Leichhardt Tree

Nauclea orientalis

A visually very impressive tree with unique layered horizontal branching from the trunk.  It has large heart-shaped leaves that have a glossy green upper surface and raised, prominent yellow veins on the lower surface. There are two young specimens already growing well as “bookends at either end of the Community Garden terraces. Throughout spring and early summer the tree produces spherical clusters of fragrant flowers. Each yellow-orange flower in the cluster is tubular with protruding white stamen. These are followed by an aromatic, globular compound fruit about the size of a golf ball. Although edible and a native bush food, the fruit is bitter-tasting. This does not deter birds and flying foxes that play a significant role in spreading the tree through the forests when they void the seeds.

This tree grows naturally from northern Australia and New Guinea to South East Asian, including Sri Lanka.  In Queensland it extends down most of the east coast to about Gladstone. It is a characteristic tree of the gallery forests in northern Australia, but is also found in riparian and lowland forest, and in melaleuca swamps. Adult trees are flood tolerant, and moderately tolerant of occasional fires. These are medium to tall trees, up to about 30 m tall, and are deciduous, shedding their leaves in the dry season.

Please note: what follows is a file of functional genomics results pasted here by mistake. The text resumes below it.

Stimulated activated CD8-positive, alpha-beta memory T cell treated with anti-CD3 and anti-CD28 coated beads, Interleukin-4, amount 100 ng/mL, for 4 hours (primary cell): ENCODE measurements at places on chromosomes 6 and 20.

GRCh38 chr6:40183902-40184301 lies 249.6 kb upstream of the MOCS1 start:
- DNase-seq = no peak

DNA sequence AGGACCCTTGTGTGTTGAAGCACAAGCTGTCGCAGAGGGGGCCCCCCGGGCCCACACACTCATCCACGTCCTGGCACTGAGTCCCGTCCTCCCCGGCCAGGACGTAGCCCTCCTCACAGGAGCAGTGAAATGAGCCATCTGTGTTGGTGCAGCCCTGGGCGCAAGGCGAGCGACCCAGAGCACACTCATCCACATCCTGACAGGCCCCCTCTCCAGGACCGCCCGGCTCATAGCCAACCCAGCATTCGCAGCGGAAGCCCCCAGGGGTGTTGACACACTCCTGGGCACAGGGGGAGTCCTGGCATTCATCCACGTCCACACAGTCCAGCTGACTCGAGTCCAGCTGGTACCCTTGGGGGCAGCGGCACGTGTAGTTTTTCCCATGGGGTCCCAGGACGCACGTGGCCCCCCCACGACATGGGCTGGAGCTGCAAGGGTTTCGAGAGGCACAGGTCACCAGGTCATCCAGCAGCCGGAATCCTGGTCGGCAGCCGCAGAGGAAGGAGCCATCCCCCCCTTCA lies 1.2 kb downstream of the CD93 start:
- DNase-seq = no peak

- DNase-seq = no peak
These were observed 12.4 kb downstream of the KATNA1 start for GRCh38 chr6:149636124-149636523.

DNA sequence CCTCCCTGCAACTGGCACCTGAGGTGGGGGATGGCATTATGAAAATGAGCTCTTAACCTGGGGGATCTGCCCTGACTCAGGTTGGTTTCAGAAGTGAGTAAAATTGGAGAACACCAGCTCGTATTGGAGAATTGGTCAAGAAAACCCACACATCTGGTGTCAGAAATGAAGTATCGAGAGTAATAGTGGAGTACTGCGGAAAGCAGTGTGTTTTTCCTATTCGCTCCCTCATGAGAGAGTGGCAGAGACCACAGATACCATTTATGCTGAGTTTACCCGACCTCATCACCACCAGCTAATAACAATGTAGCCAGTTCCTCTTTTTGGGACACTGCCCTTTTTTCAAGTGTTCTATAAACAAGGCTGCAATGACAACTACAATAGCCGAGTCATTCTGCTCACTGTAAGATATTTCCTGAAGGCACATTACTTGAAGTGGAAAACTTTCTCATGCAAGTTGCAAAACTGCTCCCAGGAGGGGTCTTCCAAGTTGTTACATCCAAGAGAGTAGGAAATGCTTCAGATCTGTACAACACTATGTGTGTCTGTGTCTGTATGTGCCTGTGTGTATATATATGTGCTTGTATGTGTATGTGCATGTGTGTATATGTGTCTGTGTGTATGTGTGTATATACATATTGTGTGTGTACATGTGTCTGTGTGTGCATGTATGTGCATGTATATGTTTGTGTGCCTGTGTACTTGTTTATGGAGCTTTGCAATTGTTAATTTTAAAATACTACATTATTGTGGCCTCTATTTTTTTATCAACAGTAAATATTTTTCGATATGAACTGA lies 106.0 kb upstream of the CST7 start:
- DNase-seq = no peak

The Leichhardt tree is also known as the Cheesewood Tree and has a number of traditional and modern uses both in Australia and Asia. The young leaves and tender shoots are steamed and eaten as are the fruit. The bark is used to make an infusion that has a variety of uses – from inducing vomiting, to treating stomach-aches, toothaches and animal bites, as a fish poison to make them easier to catch and for producing a yellow dye. Chemicals (indole alkaloids) that have been extracted from the bark have been shown to have antimalarial and anticancer potential. The wood is easily cut and has a distinctive yellow colour. Although not durable to weather exposure, it is used for internal structures and traditionally for making canoes. It is also used in wood carving and paper manufacture.

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